Brunner Syndrome via the MAOA Gene

Summary and Pricing

Test Method

Exome Sequencing with CNV Detection
Test Code Test Copy GenesTest CPT Code Gene CPT Codes Copy CPT Codes Base Price
10697 MAOA 81479 81479,81479 $890 Order Options and Pricing
Test Code Test Copy Genes Test CPT Code Gene CPT Codes Copy CPT Code Base Price
10697MAOA81479 81479 $890 Order Options and Pricing

Pricing Comments

Our favored testing approach is exome based NextGen sequencing with CNV analysis. This will allow cost effective reflexing to PGxome or other exome based tests. However, if full gene Sanger sequencing is desired for STAT turnaround time, insurance, or other reasons, please see link below for Test Code, pricing, and turnaround time information.

A 25% additional charge will be applied to STAT orders. View STAT turnaround times here.

For Reflex to PGxome pricing click here.

The Sanger Sequencing method for this test is NY State approved.

For Sanger Sequencing click here.

Targeted Testing

For ordering sequencing of targeted known variants, go to our Targeted Variants page.

Turnaround Time

18 days on average

EMAIL CONTACTS

Genetic Counselors

Geneticist

Clinical Features and Genetics

Clinical Features

Brunner syndrome is a rare neurodevelopmental disorder characterized by intellectual disability, autism spectrum disorder (ASD), and impulsive, aggressive behavioral outbursts trigged by a reaction to stress. Individuals also present with reduced 5-hydroxyindolacetic acid (5-HIAA, a metabolite of serotonin), homovanillic acid (HVA), and vanillylmandelic acid (VMA), and increased serotonin levels in urine (Brunner et al. 1993. PubMed ID: 8211186; Palmer et al. 2016. PubMed ID: 25807999; Bortolato et al. 2018. PubMed ID: 29748850). In at least one family, aggressive outbursts have been associated with the consumption of foods and drinks high in tyramine (beer, cheese, foods with yeast extract). Symptoms were ameliorated by treatment with a selective serotonin reuptake inhibitor (SSRI) and dietary restriction of tyramine. As such, SSRIs have been suggested as a treatment option for some individuals with Brunner syndrome (Palmer et al. 2016. PubMed ID: 25807999).

Features of Brunner syndrome have also been reported with other neurodevelopmental disorders having additional clinical features. These include MAO deletion syndrome (sudden loss of muscle tone) and atypical Norrie disease (congenital blindness) (Saito et al. 2014. PubMed ID: 23414621; Bortolato et al. 2018. PubMed ID: 29748850).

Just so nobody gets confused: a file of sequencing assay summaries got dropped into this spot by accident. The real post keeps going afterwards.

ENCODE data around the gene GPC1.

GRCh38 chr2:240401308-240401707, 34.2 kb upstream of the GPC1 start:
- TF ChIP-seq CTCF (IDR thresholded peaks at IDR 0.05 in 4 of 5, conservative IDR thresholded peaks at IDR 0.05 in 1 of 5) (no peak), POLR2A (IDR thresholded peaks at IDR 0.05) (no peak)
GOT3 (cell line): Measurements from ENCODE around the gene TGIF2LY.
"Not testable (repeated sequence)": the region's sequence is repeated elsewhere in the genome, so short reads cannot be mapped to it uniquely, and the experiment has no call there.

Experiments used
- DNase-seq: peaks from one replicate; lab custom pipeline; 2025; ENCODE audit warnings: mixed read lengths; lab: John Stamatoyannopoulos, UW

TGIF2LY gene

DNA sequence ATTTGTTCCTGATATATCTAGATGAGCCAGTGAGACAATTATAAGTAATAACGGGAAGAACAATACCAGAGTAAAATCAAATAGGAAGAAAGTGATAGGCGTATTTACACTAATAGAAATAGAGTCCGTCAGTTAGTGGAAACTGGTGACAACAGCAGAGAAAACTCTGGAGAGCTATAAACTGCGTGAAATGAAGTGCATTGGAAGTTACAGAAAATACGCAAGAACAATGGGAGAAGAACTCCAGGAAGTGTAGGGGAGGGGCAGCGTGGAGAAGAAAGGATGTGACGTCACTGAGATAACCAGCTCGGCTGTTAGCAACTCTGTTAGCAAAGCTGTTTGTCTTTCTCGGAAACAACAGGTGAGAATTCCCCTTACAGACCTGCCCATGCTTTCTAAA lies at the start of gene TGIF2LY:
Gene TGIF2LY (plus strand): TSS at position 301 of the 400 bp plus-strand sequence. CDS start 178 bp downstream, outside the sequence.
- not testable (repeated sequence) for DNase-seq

ASD encompasses several neurodevelopmental disorders characterized by varying degrees of social impairment, communication ability, and propensity for restricted interests and repetitive behavior(s) (Levy et al. 2009. PubMed ID: 19819542). ASD usually presents by age 3. Diagnosis is based on the degree and severity of symptoms and behaviors (Diagnostic and Statistical Manual of Mental Disorders (DSM-5); McPartland et al. 2016). Comorbidities occur in more than 70% of cases and include intellectual disability (ID), epilepsy, language deficits, and gastrointestinal problems (Sztainberg and Zoghbi. 2016. PubMed ID: 27786181). Recent studies using whole exome trios have identified novel gene candidates, with familial and de novo variants from several hundred genes now implicated in the development of ASD (Bourgeron. 2016. PubMed ID: 27289453).

Genetics

Pathogenic variants in the X-linked MAOA gene cause Brunner syndrome. Missense, nonsense, and frameshift variants inherited by affected males from their carrier mothers have been exclusively reported (no de novo cases have been reported). Females heterozygous for MAOA pathogenic variants do not present with the hallmark behavioral features of Brunner syndrome (Bortolato et al. 2018. PubMed ID: 29748850). Multi-gene deletions including MAOA have been reported in individuals presenting with MAO deletion syndrome (deletion of both monoamine oxidases, MAOA and MAOB) and atypical Norrie disease (deletion of MAOA, MAOB, and NDP) (Saito et al. 2014. PubMed ID: 23414621; Suárez-Merino et al. 2001. PubMed ID: 11385715; Bortolato et al. 2018. PubMed ID: 29748850).

MAOA (monoamine oxidase A) encodes one of two monoamine oxidases that catalyze the metabolism of neurotransmitters including dopamine, norepinephrine, serotonin, and minor amines such as tyramine (Palmer et al. 2016. PubMed ID: 25807999; Bortolato et al. 2018. PubMed ID: 29748850; Saito et al. 2014. PubMed ID: 23414621). Buildup of these compounds can be neurotoxic, and defects in their metabolism have been suggested to impact behavior (Bortolato et al. 2018. PubMed ID: 29748850; Brunner et al. 1993. PubMed ID: 8211186). Mutant forms of MAOA may selectively metabolize certain neurotransmitters more effectively than others. For example, build-up of serotonin (resulting in serotonin syndrome features) has been reported in some, but not all individuals with Brunner syndrome (Palmer et al. 2016. PubMed ID: 25807999; Nandigama et al. 2001. PubMed ID: 11732903).